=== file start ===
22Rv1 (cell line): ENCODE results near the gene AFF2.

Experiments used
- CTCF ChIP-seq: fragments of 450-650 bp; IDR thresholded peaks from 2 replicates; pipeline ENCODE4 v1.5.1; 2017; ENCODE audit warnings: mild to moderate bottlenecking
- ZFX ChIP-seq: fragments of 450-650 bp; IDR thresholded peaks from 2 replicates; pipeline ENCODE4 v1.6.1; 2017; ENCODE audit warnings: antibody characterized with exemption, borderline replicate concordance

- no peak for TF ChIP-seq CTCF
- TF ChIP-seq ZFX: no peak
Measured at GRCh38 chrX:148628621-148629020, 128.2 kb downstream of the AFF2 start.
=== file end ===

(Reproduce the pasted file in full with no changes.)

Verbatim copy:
22Rv1 (cell line): ENCODE results near the gene AFF2.

Experiments used
- CTCF ChIP-seq: fragments of 450-650 bp; IDR thresholded peaks from 2 replicates; pipeline ENCODE4 v1.5.1; 2017; ENCODE audit warnings: mild to moderate bottlenecking
- ZFX ChIP-seq: fragments of 450-650 bp; IDR thresholded peaks from 2 replicates; pipeline ENCODE4 v1.6.1; 2017; ENCODE audit warnings: antibody characterized with exemption, borderline replicate concordance

- no peak for TF ChIP-seq CTCF
- TF ChIP-seq ZFX: no peak
Measured at GRCh38 chrX:148628621-148629020, 128.2 kb downstream of the AFF2 start.